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The situation is similar to another question but not identical. I am Brazillian and live in Brazil, my employer is a company with offices in multiple countries, my contract with them is with an office that is outside USA, but the CEO lives and works in USA.

If I ever need for example to work a few days physically in same office as the CEO, what is the correct visa? I assumed at first it was B-1 but it explicitly states you cannot work in USA, only go to meetings.

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    What would be the reason for you working there if it’s not to meet your colleagues in the US? Note however that at the moment you can’t travel to the US from Brazil on a B1 visa, due to the Covid ban.
    – jcaron
    Commented Aug 11, 2021 at 20:33
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    Aren't you effectively simply meeting with your CEO during that time?
    – Peter M
    Commented Aug 11, 2021 at 21:32

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Most visits to an employer's headquarters are done on a B1 visa.

The rules say that you cannot do work on such a visa, and that is true. But immigration takes a fairly narrow view of what is "work". You can:

  • Go to meetings
  • Plan your work
  • Get direction from the CEO about what you should work on
  • Discuss your work
  • Present the results of your work
  • Get your work assessed or tested

As PeterM put it "You aren't working, you are just meeting with the CEO".

For example, if you are a software developer, it's perfectly OK to visit your employer to meet with people to design software, write design documents, gather requirements, as long as you are doing it with other people in the US and they need to be part of the process. This may even involve writing some code just in order to test out how it should be written. These things can often take several weeks, and immigration will find it easy to believe that you are visiting to do these things.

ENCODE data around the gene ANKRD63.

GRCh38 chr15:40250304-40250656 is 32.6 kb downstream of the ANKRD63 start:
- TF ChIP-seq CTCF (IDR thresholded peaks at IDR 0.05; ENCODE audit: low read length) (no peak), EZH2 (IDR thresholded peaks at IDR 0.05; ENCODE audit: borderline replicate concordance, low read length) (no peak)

It is also true that nobody will check up on whether or not you actually wrote any code while you were there, or whether the code you wrote actually ended up being shipped or was just a prototype. Immigration don't care about such details.

So in short, as long as you make it clear to immigration that you are only going for meetings about your work, and you have a plausible story about what it is you are talking about at those meetings, then you are allowed in. If immigration asks if you will be working, say "no" and mean it. You are here for "business" not "work". Obviously this will not be possible for six months of visitation. Nor if you are doing the kind of job that doesn't involve planning or discussion. But a few days or weeks for a professional job should not be a problem.

As Kate Gregory says, you may also be asked if you are getting money from US sources. Assuming you are being paid by a company in your own country (which is the normal case) then you can, and should, answer "no" to this also.

Incidentally, don't use the word "consult" or "consultation". That can mean doing paid work as a consultant, which would be illegal. Use the words "meeting" and "business" as much as possible. If you are in doubt, a brief consultation with a lawyer might warn you what to say and what not to say, though most people don't do that and have no problems.

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    don't say "work", say "business". I am here on business for meetings. I am getting paid by my employer back where I live to come to these meetings. I personally am not being given any salary by the people I am meeting with in the USA. Commented Aug 11, 2021 at 22:10

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